Equipartition theorem

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The equipartition theorem is a principle of classical (non-quantum) statistical mechanics which states that the internal energy of a system composed of a large number of particles at thermal equilibrium will distribute itself evenly among each of the quadratic degrees of freedom allowed to the particles of the system.

For example, in thermodynamics, the equipartition theorem says that the mean internal energy associated with each degree of freedom of a monatomic ideal gas is the same.

For a molecule of gas, each component of velocity has an associated kinetic energy. This kinetic energy is, on average,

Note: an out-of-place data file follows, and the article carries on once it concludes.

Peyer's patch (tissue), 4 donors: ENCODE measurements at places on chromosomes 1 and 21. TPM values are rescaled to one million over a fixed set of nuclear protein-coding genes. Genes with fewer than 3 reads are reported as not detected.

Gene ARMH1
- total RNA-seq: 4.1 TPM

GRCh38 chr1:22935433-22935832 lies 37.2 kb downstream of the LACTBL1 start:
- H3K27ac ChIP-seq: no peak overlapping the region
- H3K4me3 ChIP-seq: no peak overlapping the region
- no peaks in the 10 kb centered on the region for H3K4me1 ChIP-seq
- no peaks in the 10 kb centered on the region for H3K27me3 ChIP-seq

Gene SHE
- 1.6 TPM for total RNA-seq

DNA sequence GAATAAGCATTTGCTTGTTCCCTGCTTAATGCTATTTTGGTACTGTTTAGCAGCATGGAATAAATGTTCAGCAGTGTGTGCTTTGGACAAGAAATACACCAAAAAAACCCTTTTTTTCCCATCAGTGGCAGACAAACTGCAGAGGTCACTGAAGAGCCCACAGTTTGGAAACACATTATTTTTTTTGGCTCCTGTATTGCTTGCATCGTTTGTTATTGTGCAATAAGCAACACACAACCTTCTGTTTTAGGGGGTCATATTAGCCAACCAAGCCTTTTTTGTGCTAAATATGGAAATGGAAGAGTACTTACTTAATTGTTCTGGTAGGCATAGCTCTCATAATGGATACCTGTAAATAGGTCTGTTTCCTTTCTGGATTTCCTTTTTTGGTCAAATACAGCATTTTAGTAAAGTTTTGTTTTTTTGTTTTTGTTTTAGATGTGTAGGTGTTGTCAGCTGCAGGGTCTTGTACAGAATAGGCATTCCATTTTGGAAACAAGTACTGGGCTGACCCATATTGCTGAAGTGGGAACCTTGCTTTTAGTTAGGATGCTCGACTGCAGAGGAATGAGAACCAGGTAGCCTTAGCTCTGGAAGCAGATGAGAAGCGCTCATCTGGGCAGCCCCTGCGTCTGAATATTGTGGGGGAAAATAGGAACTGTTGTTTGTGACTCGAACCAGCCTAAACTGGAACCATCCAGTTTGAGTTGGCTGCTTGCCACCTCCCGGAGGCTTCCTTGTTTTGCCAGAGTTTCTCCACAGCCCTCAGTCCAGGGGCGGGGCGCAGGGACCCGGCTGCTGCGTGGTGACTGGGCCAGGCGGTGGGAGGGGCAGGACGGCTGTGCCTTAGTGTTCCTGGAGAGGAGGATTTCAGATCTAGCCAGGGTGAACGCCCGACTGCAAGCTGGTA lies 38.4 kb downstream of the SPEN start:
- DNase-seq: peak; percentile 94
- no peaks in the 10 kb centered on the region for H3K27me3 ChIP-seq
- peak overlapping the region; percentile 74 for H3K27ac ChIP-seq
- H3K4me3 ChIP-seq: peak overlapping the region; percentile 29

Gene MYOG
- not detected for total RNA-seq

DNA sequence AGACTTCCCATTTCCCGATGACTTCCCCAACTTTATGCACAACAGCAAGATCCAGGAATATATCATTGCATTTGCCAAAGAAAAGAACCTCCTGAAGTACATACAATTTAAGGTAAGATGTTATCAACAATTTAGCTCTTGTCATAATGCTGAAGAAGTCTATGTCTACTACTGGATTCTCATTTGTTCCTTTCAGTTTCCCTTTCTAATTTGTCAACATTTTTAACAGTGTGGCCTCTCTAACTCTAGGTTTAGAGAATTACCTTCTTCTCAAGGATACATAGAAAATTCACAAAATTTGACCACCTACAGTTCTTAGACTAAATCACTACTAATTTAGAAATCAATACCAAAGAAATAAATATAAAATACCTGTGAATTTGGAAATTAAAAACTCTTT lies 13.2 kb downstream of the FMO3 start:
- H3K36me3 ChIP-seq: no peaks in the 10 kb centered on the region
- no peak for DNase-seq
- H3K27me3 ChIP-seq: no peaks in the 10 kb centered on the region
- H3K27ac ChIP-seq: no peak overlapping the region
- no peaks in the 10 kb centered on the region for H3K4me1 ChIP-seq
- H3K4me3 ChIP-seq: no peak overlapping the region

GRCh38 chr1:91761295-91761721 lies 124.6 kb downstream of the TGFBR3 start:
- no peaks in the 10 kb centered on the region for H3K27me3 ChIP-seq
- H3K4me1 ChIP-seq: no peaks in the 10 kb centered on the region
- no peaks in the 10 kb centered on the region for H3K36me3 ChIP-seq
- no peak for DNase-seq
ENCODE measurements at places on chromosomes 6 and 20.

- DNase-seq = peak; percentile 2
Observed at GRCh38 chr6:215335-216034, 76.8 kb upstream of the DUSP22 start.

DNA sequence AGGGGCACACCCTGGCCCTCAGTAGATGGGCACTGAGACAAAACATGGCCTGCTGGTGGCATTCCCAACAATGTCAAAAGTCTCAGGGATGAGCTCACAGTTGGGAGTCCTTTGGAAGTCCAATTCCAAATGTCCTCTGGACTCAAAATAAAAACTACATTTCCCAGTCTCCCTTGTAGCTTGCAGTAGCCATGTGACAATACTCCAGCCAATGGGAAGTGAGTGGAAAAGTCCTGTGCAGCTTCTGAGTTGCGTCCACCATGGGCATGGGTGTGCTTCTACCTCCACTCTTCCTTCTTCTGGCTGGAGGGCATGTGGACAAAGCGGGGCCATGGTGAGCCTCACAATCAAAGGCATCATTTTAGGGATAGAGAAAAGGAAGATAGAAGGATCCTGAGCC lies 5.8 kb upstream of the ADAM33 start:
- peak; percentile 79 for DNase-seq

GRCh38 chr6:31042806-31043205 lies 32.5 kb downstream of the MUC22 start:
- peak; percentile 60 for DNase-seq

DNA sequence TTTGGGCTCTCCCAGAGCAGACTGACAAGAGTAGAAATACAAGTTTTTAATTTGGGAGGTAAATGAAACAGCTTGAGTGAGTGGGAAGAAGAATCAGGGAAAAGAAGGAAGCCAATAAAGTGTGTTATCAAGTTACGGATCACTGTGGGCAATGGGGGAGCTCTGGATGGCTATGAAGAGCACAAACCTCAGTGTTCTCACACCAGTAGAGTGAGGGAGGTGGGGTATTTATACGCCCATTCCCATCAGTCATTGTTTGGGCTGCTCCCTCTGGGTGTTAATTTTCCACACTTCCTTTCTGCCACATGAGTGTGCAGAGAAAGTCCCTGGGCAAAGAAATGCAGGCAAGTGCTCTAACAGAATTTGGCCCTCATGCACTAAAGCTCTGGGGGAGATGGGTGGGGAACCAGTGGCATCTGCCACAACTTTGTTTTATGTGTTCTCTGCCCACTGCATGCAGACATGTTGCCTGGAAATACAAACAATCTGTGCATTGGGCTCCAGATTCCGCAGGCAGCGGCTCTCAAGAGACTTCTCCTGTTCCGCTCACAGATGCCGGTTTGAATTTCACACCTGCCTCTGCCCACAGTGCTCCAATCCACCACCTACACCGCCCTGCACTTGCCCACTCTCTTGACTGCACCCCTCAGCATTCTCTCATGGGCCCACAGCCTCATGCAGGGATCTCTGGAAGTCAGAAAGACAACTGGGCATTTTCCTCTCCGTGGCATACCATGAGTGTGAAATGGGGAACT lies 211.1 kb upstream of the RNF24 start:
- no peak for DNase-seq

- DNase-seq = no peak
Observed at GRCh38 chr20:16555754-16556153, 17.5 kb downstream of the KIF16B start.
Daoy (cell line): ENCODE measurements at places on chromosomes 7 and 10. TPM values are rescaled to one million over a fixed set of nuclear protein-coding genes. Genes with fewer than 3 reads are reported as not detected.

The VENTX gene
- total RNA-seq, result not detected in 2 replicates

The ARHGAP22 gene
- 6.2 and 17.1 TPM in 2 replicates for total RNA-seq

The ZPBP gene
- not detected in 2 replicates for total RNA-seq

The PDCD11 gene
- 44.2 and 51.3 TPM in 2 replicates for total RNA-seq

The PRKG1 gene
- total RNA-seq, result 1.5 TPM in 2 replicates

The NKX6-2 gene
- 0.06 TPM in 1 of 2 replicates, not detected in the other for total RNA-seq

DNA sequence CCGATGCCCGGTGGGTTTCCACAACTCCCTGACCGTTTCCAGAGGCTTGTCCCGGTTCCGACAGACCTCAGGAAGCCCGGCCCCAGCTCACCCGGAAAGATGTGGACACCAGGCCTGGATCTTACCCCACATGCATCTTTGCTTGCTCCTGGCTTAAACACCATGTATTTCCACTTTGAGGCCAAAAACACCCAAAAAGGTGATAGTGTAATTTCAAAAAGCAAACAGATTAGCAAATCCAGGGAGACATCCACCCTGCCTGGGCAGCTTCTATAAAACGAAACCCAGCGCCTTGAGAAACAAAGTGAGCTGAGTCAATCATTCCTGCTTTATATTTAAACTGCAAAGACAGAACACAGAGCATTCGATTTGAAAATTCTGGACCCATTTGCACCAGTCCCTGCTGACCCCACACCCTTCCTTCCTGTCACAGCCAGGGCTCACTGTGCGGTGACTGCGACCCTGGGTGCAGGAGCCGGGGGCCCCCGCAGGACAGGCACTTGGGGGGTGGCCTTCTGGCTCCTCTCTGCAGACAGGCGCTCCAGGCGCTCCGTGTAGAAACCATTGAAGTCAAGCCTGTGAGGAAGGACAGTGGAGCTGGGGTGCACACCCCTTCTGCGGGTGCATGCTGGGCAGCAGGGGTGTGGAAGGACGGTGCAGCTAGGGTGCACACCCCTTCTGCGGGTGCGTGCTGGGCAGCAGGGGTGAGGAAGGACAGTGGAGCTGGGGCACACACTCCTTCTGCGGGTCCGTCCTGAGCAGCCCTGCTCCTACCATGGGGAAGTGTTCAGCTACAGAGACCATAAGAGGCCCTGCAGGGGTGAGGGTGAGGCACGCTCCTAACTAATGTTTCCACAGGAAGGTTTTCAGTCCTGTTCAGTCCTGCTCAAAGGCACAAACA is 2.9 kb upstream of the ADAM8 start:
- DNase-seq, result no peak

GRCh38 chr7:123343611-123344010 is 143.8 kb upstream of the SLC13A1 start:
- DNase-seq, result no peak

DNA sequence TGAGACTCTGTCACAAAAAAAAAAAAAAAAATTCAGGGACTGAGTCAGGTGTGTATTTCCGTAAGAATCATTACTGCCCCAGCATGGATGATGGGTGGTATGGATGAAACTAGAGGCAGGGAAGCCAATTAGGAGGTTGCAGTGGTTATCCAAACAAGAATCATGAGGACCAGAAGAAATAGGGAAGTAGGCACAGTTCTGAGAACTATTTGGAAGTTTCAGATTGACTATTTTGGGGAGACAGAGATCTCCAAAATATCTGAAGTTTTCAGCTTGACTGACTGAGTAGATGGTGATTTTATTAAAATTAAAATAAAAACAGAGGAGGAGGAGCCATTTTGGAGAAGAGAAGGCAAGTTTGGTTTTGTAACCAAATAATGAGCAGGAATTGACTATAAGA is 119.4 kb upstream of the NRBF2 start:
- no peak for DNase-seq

where is the Boltzmann constant, and T is the temperature of the molecule in kelvins. The components of velocity can be either linear or angular.

In general, for any system with a classical Hamiltonian of the form:

where and are constant with respect to all and ,
and are spatial coordinates and their conjugate momenta,

each degree of freedom and will contribute a total of to the system's total energy, resulting in a total of equipartition energy.

The equipartition theorem is valid only in the classical limit of an energy continuum. The equipartition theorem breaks down in the limit of large gaps between quantum energy levels, because it becomes more difficult to excite degrees of freedom which are highly quantized, such as electronic excitations in non-metals, vibrational modes with a large ratio of force constant to reduced mass, or rotational degrees of freedom about an axis with a low moment of inertia.

See also

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